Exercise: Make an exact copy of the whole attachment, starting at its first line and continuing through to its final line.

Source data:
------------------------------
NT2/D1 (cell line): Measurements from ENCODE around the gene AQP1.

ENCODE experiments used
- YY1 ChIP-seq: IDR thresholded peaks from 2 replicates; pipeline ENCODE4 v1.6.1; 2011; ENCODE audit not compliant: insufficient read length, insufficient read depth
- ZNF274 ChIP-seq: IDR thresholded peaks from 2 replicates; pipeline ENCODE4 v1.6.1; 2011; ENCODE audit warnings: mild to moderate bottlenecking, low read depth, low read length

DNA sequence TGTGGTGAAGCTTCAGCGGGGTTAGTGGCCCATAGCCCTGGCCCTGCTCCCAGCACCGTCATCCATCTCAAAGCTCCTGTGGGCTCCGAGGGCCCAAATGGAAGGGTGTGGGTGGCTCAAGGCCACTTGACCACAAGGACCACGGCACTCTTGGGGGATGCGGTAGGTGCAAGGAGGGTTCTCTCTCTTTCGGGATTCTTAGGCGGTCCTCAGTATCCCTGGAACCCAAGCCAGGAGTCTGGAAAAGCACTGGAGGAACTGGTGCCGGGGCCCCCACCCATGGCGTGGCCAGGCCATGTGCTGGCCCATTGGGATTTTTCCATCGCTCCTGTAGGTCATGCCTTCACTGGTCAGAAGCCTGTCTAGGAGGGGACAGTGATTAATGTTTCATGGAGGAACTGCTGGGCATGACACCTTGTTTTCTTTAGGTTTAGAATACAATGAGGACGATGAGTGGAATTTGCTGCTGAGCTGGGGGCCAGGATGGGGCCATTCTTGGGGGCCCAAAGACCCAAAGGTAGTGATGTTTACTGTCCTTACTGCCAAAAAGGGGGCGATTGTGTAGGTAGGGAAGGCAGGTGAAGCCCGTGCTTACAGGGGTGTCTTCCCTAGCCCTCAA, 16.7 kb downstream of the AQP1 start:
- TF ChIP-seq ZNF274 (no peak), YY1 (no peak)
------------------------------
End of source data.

NT2/D1 (cell line): Measurements from ENCODE around the gene AQP1.

ENCODE experiments used
- YY1 ChIP-seq: IDR thresholded peaks from 2 replicates; pipeline ENCODE4 v1.6.1; 2011; ENCODE audit not compliant: insufficient read length, insufficient read depth
- ZNF274 ChIP-seq: IDR thresholded peaks from 2 replicates; pipeline ENCODE4 v1.6.1; 2011; ENCODE audit warnings: mild to moderate bottlenecking, low read depth, low read length

DNA sequence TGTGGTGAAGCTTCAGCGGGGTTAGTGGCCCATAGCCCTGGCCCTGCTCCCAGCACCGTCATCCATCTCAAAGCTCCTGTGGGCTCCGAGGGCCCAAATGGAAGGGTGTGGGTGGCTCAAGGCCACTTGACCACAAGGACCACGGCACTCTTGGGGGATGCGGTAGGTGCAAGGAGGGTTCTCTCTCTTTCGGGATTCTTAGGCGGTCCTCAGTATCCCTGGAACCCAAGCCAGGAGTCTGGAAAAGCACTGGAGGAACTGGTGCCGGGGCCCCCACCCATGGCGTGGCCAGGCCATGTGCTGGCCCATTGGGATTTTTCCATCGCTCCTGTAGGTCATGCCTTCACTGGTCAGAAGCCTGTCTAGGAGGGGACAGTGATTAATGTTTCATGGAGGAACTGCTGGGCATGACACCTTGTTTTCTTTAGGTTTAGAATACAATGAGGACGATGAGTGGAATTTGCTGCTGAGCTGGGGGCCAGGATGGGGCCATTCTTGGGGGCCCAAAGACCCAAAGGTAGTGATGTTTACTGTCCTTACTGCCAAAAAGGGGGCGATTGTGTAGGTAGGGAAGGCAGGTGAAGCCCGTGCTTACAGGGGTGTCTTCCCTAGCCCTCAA, 16.7 kb downstream of the AQP1 start:
- TF ChIP-seq ZNF274 (no peak), YY1 (no peak)